Inside the church, the wedding service is in full swing. Raymond (20) and Moira (19) stand before the priest positioned above them on the altar. In a terracotta vase to the right, bright yellow flowers match the bridesmaids outfits behind and the red flora correspond to the corsages worn by the men.
‘In Catholic churches, photography was also not allowed back then, so we were lucky to be married in St Paul’s and come away with all these memories…at the time I remember thinking it really funny that the priest was wearing socks and sandals.’
‘You bought the photos on the spot back then. The photographer laid the proofs out on the table and people would pick the ones they wanted to buy, so these were the ones my side of the family chose.’
These satin lemon dresses, complete with white sun hats were worn by the bridesmaids Virginia, Annette, Jacqueline, Lisa and pageboy Christopher standing outside the entrance to St Paul’s, most of whom still live in the area.
‘My sister-in-law made these dresses, they were really fashionable at the time,’ Moira remarks. It seems both families have a creative streak.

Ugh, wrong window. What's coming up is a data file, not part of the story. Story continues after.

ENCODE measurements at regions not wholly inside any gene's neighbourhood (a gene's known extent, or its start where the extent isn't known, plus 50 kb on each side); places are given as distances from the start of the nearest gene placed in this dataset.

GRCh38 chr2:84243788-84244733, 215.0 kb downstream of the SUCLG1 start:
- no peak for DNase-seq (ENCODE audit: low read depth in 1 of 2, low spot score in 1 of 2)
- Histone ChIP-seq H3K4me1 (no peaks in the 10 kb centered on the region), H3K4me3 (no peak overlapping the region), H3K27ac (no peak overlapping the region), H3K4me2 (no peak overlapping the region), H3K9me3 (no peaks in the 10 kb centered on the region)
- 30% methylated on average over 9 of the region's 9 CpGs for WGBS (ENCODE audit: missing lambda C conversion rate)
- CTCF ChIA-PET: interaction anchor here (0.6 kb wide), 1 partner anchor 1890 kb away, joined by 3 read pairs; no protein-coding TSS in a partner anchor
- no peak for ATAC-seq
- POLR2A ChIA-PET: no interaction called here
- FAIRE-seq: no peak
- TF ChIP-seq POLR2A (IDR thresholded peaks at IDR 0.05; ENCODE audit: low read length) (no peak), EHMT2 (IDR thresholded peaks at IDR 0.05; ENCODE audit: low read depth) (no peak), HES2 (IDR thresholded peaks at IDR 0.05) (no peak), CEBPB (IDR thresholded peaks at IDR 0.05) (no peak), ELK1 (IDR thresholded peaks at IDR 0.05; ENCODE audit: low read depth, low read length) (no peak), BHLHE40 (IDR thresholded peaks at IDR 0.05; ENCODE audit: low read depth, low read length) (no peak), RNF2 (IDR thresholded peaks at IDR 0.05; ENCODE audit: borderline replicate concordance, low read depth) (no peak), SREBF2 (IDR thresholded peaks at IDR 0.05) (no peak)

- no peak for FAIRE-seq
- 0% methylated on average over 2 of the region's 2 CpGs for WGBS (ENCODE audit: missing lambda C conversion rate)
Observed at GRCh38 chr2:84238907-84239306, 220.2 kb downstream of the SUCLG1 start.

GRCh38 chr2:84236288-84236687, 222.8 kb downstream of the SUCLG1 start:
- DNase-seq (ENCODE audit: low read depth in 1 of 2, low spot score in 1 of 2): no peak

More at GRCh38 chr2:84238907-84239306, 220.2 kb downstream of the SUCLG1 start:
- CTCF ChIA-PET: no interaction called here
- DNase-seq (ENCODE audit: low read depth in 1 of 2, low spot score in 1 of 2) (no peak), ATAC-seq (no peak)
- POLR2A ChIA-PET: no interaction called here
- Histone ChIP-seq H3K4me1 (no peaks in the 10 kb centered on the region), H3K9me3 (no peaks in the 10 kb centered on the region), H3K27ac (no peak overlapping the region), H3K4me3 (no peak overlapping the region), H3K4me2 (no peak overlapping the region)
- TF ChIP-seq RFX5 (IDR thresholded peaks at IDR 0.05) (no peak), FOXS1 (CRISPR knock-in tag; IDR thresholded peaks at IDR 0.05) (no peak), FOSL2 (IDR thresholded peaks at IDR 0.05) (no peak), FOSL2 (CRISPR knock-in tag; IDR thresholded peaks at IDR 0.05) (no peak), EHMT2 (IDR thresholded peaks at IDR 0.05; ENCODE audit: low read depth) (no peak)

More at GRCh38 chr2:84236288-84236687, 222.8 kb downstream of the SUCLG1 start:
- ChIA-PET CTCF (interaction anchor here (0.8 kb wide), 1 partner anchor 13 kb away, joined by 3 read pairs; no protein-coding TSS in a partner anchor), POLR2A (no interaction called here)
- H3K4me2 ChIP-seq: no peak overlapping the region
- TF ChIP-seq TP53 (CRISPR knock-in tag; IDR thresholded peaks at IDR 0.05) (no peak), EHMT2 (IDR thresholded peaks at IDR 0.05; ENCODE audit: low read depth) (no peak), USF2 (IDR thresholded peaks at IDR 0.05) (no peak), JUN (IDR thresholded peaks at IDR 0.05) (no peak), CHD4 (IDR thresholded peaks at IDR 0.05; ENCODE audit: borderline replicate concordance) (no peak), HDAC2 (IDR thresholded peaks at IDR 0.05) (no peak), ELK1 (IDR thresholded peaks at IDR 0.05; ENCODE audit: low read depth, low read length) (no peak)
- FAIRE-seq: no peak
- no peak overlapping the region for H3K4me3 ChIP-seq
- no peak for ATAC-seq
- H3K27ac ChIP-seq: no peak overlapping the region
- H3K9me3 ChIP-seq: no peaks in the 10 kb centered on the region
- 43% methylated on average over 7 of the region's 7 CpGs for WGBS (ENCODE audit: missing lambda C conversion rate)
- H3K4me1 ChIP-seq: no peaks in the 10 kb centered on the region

Casey mentions that her mum ‘can turn her hand to any craft really, it’s incredible…you should see some of the clothes she used to make for Harry (Moira’s daughter from her second marriage)’.
‘Ah that’s just because I’m an incredible show-off’ Moira jokes,
‘I wish you were mum!’ Casey replies.
Casey, too, used to be in a band; ‘mum lets us have music festivals in her back garden, we call them Smithstock.’
The Williams and Stewart families stand outside the brutalist-style church. The quote in bold above reads ‘This is the gate of heaven’, taken from Genesis 28:17.
Moira sets the scene, ‘on my left side is Raymond’s family and on the other side are my relatives. They sat separately in the church too, they never used to mix together at weddings back then’.